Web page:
Ecuador’s highest court has ruled to recognize same-sex marriage, marking a watershed moment for LGBTQ rights in the Catholic-majority country.
Judges on Quito’s constitutional court ruled five-to-four on Wednesday to overhaul the country’s laws, arguing that its current marriage legislation was discriminatory and unconstitutional, and that same-sex couples should be allowed equal rights.
The four dissenting judges said that changes to the Ecuadorean constitution should be decided and approved by the government and not the court.
Ecuador’s National Assembly will still be required to officially change the laws that define the institution of marriage. Constitutional lawyer Salim Zaidán told CNN, however, that Wednesday’s verdict was binding and that same-sex couples would be able to marry as soon as the constitutional court notifies local government offices of their decision. The court has 10 days to do so.
The National Assembly will then introduce – and pass – a bill that will modify the country’s current marriage law from its current definition as a union between a man and a woman only.
‘The right side of history’
The case was brought to the constitutional court by two same-sex couples who had petitioned for the right to marry.
On Wednesday, LGBTQ activists and supporters outside the courthouse hailed the celebration as a victory for a movement that has long campaigned for equal marriage rights.
Same-sex marriage advocate Pamela Troya, who had been denied a license to marry her partner, Gaby Correa in 2013, told CNN she was “overwhelmed with emotion,” after a six-year fight.
“The judges decided to be on the right side of history,” she said, adding that now the pair will finally be able to get married.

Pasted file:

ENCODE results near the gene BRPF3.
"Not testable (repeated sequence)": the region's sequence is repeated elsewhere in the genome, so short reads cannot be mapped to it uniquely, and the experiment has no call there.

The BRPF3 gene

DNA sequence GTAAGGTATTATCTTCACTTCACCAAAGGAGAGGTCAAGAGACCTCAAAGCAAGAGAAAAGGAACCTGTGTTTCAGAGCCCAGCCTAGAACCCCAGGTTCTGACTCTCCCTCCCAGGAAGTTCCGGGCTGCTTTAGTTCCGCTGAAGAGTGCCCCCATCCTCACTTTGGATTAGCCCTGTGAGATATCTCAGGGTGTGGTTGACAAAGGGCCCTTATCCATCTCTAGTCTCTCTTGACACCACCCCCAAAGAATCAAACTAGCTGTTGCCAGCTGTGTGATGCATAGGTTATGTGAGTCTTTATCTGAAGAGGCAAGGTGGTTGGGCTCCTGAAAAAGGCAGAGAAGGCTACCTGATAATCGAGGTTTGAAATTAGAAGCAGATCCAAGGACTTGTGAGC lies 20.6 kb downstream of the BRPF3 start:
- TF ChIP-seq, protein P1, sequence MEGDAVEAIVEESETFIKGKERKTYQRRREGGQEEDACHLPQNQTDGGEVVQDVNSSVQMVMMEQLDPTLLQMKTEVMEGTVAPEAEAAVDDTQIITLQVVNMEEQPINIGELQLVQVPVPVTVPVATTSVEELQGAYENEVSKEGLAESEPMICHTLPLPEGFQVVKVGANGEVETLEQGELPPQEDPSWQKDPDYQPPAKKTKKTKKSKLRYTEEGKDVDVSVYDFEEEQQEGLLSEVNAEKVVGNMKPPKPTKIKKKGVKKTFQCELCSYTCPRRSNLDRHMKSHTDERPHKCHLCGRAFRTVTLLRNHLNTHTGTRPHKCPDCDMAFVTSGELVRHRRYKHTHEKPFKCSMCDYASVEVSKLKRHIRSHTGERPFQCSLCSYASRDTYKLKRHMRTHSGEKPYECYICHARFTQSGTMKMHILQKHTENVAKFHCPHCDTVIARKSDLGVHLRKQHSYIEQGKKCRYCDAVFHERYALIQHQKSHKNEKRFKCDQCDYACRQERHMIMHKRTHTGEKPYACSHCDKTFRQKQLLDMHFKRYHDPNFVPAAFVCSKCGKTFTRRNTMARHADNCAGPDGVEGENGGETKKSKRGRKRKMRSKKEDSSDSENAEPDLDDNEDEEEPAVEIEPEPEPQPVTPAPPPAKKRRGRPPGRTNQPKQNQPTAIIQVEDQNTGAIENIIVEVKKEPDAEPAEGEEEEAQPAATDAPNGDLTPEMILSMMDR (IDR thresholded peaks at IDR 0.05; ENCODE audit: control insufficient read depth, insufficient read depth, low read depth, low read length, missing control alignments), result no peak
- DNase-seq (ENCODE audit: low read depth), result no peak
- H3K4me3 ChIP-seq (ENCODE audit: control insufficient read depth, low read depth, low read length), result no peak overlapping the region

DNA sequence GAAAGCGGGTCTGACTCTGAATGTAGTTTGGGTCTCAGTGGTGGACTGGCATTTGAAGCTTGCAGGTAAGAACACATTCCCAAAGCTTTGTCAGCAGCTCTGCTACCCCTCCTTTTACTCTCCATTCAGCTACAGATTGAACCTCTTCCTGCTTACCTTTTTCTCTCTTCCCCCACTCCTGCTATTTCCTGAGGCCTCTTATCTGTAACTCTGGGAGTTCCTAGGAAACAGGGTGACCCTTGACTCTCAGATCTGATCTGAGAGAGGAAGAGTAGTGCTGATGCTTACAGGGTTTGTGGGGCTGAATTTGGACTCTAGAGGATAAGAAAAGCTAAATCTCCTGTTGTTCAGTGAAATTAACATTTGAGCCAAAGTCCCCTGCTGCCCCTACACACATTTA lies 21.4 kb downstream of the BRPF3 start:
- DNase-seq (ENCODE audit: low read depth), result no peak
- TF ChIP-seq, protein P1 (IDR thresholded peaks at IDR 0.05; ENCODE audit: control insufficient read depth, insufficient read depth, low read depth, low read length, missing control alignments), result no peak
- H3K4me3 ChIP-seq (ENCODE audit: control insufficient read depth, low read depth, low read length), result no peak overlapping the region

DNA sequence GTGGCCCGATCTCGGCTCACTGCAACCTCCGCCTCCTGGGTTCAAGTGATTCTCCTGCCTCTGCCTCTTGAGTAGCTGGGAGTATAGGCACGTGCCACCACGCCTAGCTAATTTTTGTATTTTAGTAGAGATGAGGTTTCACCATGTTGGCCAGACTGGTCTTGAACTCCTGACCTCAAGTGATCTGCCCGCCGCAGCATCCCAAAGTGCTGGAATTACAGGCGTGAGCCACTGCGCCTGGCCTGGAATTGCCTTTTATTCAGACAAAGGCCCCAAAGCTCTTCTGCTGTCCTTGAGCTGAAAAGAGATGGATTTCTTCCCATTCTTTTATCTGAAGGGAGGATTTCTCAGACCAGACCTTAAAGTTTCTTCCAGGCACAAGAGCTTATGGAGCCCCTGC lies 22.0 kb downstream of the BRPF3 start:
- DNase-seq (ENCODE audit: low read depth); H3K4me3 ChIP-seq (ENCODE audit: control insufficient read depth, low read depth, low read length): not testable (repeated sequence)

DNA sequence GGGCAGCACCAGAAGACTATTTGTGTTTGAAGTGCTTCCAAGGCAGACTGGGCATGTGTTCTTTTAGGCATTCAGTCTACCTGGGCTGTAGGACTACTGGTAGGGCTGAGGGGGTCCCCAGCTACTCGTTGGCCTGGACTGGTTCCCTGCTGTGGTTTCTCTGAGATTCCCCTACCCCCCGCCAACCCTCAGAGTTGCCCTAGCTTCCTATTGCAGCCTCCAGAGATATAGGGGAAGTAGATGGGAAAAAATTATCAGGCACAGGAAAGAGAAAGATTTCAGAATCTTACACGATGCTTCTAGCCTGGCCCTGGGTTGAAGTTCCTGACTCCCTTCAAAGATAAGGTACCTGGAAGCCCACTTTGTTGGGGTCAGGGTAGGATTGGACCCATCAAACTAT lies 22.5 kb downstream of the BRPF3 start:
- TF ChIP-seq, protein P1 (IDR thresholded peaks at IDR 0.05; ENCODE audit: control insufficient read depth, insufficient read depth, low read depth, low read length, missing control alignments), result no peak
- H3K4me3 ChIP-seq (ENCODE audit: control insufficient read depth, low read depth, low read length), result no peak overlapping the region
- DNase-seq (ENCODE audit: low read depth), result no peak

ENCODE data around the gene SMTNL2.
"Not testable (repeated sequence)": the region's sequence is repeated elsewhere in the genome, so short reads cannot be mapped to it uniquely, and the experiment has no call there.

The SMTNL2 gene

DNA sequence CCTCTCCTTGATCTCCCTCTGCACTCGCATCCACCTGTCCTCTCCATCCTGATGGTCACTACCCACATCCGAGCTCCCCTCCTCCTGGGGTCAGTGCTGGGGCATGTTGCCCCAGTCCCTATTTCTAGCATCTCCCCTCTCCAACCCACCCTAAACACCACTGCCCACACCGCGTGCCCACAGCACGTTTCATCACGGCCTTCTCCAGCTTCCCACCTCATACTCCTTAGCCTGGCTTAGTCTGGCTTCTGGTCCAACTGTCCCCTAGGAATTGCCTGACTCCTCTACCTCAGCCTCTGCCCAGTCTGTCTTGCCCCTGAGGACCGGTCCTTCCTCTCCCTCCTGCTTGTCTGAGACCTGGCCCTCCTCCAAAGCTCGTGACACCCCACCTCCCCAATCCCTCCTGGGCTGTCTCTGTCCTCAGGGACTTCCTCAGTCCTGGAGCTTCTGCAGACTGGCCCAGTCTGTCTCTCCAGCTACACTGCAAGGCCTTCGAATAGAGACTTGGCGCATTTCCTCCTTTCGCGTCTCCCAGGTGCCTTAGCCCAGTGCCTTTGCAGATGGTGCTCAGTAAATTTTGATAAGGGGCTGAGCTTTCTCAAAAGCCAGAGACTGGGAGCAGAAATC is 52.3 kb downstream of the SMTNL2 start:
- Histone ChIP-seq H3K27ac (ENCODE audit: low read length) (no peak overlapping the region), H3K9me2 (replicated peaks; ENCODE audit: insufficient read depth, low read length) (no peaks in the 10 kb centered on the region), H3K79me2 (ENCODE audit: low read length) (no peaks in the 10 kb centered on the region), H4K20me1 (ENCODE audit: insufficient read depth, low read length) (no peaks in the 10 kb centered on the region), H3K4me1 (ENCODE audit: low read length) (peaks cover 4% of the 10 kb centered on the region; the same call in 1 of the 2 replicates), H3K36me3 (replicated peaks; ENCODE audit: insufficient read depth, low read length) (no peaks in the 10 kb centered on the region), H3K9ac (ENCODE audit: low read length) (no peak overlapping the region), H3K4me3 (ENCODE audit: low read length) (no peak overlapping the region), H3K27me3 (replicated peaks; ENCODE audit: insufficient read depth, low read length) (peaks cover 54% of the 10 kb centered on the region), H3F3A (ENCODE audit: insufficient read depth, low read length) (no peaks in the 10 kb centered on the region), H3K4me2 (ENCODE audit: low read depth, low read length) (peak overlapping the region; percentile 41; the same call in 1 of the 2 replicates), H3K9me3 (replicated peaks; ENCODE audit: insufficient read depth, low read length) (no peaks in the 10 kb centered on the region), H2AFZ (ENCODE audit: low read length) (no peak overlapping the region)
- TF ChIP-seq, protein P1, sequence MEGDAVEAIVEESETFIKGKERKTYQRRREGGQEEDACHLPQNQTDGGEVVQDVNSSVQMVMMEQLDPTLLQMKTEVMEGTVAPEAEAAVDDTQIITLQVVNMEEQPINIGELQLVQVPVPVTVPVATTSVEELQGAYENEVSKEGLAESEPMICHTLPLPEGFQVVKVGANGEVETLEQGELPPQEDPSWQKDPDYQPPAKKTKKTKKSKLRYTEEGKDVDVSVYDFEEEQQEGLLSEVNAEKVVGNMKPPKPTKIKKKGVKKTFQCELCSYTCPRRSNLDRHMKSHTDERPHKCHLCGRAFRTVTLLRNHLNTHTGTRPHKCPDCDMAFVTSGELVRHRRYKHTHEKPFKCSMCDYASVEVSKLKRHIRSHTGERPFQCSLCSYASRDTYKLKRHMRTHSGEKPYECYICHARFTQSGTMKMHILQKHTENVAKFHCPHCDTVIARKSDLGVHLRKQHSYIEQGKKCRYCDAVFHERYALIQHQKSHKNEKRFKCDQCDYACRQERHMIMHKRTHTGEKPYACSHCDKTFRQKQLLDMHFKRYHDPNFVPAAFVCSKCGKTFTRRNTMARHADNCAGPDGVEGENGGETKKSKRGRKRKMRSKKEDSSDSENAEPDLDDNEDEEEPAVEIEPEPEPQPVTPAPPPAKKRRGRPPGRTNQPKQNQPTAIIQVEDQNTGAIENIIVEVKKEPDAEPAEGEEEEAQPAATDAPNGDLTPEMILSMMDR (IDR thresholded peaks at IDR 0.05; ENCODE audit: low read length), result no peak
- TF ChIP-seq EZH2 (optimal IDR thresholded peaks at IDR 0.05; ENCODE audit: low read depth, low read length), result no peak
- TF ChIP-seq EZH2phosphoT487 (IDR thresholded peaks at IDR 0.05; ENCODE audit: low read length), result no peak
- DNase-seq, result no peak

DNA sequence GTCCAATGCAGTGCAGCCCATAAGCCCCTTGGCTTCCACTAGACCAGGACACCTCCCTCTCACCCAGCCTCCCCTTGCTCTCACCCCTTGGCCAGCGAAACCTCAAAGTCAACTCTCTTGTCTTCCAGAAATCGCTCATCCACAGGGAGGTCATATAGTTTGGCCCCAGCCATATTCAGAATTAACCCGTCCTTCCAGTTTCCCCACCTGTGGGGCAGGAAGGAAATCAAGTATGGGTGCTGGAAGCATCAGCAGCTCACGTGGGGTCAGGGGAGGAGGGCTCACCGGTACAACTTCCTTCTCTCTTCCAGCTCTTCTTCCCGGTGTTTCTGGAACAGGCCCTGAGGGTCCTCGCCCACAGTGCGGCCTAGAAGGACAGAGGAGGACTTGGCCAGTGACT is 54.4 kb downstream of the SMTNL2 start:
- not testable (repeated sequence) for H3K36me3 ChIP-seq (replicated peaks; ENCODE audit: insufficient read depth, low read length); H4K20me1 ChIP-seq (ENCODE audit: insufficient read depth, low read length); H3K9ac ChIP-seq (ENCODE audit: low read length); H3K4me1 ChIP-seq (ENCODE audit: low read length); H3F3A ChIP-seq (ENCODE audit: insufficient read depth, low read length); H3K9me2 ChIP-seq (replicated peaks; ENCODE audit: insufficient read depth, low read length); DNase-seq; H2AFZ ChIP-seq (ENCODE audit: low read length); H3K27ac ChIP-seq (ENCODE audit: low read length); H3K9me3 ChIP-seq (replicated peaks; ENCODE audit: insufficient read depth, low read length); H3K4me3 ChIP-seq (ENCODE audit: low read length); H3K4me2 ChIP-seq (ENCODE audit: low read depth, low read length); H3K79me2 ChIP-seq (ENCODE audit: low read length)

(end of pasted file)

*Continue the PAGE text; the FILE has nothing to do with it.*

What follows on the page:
Human rights activist Cristhian Paula told CNN that the decision “recognizes a historic fight for equality in which every citizen has the same rights, with the same name” and that “an institution like marriage is no longer used as an excuse to segregate and discriminate.”
Since 2015, Ecuador has legally recognized same-sex unions, with legislation providing that couples are granted the same rights afforded to married couples, with the exception of adoption.
Ecuador’s LGBTQ movements have marked some victories over the years, notably through a 2008 constitutional protection that prohibits discrimination based on sexual orientation.
In 2013, conversion therapy was outlawed in rehabilitation institutions and, in 2015, a change to the labor law made it illegal for employers to discriminate against workers on sexual orientation.
Still, homophobic attitudes continue to prevail in parts of the country and the region.
Only a handful of countries in South America have legalized same-sex marriage, including Argentina, Brazil, Colombia and Uruguay, according to the International Lesbian, Gay, Bisexual, Trans and Intersex Association.